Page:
I lamented that I had not seen Mr. Malesherbes, said that I had the Pleasure to dine often with Mr. Turgot at his House and at ours. That Mr. Franklin was very intimate with Mr. Turgot, who I thought was a very good Man.—Yes says Mr. Marbois, but a little too systematical and a little too enthusiastical....1 I said Enthusiasm was sometimes a very good Quality, at least very usefull.—Not for a Minister, says M.M.—Yes for a Minister, in some Cases, and Circumstances.—Ay says he, at sometimes when he can communicate his Enthusiasm to All about him. But at others when his Enthusiasm will be opposed by Millions of People of great Weight, it will not do.
I am very happy to hear of these Connections. I shall discover more of them yet. This Mr. Marbois is one of the best informed, and most reflecting Men I have known in France. I warrant I shall have much Pleasure in his Conversation.
About Three O Clock, the Chevalier and I walking upon Deck, he took me under the Arm, and told me, he had something to communicate to me, which he had bound himself in Honour not to communicate, while he was in France.
{ 388 }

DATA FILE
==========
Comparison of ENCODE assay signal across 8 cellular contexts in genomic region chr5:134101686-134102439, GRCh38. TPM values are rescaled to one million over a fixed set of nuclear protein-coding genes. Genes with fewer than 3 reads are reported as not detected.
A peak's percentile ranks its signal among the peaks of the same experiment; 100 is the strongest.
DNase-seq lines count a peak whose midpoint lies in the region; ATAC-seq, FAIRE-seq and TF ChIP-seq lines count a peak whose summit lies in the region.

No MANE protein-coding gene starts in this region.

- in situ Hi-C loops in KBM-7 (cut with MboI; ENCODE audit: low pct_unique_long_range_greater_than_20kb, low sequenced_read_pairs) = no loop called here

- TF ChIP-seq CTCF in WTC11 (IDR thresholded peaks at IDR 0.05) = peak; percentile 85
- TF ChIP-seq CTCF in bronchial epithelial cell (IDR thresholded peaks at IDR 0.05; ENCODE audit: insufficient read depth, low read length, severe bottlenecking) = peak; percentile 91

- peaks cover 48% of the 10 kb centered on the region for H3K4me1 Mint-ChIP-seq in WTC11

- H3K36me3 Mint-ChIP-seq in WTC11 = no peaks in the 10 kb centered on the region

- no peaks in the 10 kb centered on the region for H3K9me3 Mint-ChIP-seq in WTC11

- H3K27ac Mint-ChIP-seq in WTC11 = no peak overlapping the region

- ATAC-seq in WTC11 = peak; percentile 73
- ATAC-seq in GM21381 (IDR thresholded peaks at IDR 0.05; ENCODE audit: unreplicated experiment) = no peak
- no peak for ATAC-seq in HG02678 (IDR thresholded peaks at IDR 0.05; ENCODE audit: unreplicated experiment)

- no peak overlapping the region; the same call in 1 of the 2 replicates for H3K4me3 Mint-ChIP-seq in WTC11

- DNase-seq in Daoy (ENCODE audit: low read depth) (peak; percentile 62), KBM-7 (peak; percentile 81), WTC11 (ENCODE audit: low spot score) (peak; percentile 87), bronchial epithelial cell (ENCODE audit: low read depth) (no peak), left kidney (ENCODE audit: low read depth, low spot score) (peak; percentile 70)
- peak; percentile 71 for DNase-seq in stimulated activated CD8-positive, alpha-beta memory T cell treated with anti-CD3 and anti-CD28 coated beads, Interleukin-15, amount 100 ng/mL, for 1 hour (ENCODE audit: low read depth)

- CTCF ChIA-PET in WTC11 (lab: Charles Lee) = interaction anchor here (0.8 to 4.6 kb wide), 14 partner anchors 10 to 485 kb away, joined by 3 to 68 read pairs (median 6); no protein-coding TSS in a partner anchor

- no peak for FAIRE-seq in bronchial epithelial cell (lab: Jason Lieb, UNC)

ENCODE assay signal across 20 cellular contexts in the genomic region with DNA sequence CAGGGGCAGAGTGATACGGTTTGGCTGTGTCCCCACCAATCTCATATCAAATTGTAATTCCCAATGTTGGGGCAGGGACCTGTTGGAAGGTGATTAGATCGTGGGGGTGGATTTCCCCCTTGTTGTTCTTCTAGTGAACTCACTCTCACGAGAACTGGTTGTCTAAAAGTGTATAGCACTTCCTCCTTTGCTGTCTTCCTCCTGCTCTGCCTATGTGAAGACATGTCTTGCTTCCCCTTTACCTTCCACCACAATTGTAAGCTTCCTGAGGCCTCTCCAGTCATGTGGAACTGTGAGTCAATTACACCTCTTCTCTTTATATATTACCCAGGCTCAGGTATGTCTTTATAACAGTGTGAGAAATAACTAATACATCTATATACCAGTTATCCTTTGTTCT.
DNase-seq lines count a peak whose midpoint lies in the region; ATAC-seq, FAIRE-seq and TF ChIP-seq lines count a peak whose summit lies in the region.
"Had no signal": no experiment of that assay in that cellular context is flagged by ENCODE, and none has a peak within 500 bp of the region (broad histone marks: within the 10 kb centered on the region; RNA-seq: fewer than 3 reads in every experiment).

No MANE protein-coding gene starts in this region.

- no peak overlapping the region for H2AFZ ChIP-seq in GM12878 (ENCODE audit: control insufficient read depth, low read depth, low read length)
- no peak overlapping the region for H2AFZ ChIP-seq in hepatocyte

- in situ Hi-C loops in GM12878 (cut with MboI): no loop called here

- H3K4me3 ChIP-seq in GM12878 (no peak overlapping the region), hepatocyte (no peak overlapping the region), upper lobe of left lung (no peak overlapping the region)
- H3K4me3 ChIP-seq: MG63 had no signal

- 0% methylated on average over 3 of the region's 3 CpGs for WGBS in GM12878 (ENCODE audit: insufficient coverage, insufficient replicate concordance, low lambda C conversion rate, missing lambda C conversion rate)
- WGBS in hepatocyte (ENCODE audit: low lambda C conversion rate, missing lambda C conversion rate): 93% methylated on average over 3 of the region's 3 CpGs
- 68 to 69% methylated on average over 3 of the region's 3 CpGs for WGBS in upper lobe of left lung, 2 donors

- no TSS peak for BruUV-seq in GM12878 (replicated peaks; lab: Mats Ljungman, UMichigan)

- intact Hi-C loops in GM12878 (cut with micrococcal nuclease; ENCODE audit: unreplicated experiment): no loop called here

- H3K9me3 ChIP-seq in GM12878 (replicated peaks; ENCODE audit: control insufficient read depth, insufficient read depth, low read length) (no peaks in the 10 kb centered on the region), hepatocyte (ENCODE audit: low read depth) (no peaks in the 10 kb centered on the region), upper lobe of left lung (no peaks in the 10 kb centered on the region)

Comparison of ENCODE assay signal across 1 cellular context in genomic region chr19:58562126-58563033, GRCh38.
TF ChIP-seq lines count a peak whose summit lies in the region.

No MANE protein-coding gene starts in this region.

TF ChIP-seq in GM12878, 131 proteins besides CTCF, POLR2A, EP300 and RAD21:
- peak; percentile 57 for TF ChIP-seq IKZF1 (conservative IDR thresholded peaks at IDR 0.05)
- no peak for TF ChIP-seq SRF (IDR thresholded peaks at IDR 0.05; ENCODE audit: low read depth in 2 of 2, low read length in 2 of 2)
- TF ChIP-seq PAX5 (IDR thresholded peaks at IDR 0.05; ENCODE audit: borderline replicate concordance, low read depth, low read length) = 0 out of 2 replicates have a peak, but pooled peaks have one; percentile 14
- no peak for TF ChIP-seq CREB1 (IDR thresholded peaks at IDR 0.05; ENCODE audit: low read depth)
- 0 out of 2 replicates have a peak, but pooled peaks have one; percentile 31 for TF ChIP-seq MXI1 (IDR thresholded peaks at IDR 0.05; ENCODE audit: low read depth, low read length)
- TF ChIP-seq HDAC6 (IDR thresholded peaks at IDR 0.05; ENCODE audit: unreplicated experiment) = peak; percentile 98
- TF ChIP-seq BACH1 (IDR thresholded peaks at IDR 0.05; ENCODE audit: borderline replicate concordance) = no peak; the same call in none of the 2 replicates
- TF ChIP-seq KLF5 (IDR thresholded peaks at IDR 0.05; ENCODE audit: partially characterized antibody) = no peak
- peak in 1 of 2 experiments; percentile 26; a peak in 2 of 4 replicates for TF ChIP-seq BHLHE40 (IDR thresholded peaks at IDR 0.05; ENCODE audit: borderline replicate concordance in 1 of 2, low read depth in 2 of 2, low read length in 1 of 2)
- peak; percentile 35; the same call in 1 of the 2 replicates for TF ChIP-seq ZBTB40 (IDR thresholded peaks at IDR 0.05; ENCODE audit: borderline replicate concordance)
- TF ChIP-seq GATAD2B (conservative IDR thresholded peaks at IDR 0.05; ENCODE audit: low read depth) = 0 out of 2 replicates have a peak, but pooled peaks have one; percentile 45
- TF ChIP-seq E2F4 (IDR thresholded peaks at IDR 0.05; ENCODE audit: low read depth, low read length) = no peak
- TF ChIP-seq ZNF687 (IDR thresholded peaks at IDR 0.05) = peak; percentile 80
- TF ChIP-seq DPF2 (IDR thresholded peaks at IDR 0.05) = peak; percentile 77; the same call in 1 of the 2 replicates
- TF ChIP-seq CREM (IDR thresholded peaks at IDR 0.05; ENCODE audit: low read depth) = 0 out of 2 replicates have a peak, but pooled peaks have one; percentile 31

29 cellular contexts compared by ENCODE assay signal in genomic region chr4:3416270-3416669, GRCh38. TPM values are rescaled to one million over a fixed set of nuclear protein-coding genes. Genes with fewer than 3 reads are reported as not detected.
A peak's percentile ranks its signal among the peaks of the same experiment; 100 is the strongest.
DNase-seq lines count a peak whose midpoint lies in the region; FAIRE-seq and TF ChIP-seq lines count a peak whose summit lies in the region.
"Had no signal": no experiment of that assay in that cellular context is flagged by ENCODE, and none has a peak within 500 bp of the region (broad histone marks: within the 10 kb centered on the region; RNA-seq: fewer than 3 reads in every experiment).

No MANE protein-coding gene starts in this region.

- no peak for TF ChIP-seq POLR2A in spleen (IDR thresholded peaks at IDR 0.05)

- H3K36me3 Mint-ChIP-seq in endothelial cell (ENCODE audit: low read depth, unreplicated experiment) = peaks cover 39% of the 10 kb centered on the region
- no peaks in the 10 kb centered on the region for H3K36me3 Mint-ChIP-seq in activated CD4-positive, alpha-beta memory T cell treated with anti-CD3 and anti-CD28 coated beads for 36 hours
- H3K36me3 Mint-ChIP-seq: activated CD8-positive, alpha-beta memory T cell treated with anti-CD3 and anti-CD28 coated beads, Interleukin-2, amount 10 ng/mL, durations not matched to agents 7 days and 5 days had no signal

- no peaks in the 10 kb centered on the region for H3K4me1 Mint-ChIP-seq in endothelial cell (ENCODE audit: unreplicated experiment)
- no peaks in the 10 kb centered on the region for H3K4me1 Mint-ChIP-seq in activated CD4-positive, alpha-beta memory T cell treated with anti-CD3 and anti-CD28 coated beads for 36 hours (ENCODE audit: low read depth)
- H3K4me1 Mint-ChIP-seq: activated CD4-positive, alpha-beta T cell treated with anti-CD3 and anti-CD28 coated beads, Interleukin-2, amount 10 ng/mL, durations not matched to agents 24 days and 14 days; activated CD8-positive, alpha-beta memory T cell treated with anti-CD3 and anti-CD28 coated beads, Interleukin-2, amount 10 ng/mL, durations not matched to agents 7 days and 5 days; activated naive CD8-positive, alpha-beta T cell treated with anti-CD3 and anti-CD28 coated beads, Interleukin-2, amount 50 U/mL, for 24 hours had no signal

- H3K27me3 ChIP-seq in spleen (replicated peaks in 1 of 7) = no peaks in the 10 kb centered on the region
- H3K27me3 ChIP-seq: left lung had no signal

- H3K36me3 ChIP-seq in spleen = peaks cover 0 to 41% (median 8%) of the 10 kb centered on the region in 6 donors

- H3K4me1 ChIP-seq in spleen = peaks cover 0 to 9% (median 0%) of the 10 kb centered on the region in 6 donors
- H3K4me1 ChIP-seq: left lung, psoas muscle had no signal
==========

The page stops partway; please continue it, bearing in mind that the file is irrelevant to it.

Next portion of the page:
Les Espagnols viennent, de se declarer.—Comment, said I?—Aux Anglois said the Chevalier. They have declared that the Court of London having rejected all the Propositions for Peace, which they had made, they were now determined to declare them selves on the side of France, and to assist them with all their Force by Land and Sea, in every Part of the World, and accordingly they have ordered 17 Ships of the Line or 19 to join the Comte D'orvilliere, making up 50 Sail, in the whole. They have a Minister in America, at Congress. And they are to concert with Congress all their military Operations. Without saying any Thing about the Independance of America.2 —Je ne comprend pas le Politique D'Espagne said I. (This instantly struck me disagreably. I am jealous of some Scheme. The Subtilty, the Invention, the profound Secrecy, the Absolute Silence of these European Courts, will be too much for our hot, rash, fiery Ministers, and for our indolent, inattentive ones, tho as silent as they.) This within Crochets was not said, but is a Reflection of my own. The Chevalier added, The Basis of every Proposition for Peace that Spain has made was, an Acknowledgement of the Independance of Amerique.